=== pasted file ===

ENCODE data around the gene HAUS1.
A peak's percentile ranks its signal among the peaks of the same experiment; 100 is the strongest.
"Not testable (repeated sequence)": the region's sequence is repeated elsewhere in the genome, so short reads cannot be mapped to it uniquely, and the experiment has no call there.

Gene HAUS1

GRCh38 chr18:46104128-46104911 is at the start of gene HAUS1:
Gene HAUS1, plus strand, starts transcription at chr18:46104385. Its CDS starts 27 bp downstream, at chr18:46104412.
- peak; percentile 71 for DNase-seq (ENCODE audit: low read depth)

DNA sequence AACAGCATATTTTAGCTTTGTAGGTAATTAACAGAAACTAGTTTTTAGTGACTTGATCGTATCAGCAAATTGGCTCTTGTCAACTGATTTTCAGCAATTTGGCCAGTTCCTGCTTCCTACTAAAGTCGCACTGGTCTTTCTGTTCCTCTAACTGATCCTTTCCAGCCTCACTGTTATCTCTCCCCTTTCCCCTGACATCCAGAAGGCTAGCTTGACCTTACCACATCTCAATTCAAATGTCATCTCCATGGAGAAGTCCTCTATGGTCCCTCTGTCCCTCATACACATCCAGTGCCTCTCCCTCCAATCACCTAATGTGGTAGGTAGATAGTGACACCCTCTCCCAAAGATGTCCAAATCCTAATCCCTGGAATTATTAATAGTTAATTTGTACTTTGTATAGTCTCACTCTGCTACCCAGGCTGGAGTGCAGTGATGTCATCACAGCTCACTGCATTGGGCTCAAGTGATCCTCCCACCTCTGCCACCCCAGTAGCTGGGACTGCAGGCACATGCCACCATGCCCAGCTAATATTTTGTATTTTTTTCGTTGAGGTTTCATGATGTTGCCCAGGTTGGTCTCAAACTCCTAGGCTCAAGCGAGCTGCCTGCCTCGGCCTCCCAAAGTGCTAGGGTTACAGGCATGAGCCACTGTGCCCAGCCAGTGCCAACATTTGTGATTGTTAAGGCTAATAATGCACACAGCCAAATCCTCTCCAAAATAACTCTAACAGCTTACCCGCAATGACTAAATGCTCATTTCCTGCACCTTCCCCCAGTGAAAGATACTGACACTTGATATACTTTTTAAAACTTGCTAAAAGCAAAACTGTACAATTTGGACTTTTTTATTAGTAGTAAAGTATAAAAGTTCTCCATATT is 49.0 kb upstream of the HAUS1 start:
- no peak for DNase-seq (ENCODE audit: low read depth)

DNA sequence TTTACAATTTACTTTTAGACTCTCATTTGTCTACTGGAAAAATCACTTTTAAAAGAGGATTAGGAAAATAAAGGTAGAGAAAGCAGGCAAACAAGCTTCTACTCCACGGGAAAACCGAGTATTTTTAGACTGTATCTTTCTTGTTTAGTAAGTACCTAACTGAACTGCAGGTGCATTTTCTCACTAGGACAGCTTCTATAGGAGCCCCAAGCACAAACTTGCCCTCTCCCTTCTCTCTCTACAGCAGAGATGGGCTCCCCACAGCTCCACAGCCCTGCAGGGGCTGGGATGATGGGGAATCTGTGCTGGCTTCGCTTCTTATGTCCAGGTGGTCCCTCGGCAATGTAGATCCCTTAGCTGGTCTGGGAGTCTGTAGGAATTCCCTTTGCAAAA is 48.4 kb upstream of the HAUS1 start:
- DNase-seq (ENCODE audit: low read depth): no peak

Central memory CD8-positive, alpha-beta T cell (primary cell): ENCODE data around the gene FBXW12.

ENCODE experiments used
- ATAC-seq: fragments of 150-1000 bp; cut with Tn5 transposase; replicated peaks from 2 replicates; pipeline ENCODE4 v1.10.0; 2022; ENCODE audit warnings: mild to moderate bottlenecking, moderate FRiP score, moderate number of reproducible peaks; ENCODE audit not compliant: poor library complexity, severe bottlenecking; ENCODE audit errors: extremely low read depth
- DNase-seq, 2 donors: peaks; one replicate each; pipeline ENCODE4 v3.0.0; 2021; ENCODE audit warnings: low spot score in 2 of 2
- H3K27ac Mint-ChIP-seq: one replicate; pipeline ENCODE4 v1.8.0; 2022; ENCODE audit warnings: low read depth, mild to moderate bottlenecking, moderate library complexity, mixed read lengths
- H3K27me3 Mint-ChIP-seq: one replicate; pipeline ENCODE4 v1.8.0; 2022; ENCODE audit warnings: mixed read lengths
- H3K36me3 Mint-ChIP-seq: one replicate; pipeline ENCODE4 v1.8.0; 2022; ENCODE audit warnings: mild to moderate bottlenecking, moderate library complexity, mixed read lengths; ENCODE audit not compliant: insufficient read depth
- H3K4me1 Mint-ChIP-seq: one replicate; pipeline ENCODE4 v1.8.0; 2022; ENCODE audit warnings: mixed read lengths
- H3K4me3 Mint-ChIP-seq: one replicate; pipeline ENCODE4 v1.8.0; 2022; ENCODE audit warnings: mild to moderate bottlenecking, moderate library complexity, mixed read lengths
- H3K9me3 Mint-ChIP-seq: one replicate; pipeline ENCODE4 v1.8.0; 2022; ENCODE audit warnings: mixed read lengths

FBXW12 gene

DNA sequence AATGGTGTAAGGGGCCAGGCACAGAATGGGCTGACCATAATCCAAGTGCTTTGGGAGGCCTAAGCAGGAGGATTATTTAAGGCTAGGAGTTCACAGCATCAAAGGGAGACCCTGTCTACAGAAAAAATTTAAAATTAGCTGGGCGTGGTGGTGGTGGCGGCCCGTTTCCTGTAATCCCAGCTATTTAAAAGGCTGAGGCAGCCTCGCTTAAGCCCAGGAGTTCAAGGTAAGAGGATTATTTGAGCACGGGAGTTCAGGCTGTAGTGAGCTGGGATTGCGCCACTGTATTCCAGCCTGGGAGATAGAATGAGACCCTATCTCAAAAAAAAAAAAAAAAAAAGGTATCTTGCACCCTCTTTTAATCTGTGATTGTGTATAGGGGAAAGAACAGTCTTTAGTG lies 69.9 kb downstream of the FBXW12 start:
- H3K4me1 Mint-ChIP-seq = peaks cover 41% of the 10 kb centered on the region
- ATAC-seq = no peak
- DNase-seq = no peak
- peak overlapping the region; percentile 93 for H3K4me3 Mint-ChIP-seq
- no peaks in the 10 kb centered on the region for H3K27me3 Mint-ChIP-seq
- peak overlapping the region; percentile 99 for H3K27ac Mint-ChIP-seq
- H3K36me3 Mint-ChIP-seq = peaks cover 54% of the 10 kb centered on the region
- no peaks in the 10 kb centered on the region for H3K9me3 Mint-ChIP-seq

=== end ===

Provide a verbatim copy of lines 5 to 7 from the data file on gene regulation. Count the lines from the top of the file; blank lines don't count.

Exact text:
GRCh38 chr18:46104128-46104911 is at the start of gene HAUS1:
Gene HAUS1, plus strand, starts transcription at chr18:46104385. Its CDS starts 27 bp downstream, at chr18:46104412.
- peak; percentile 71 for DNase-seq (ENCODE audit: low read depth)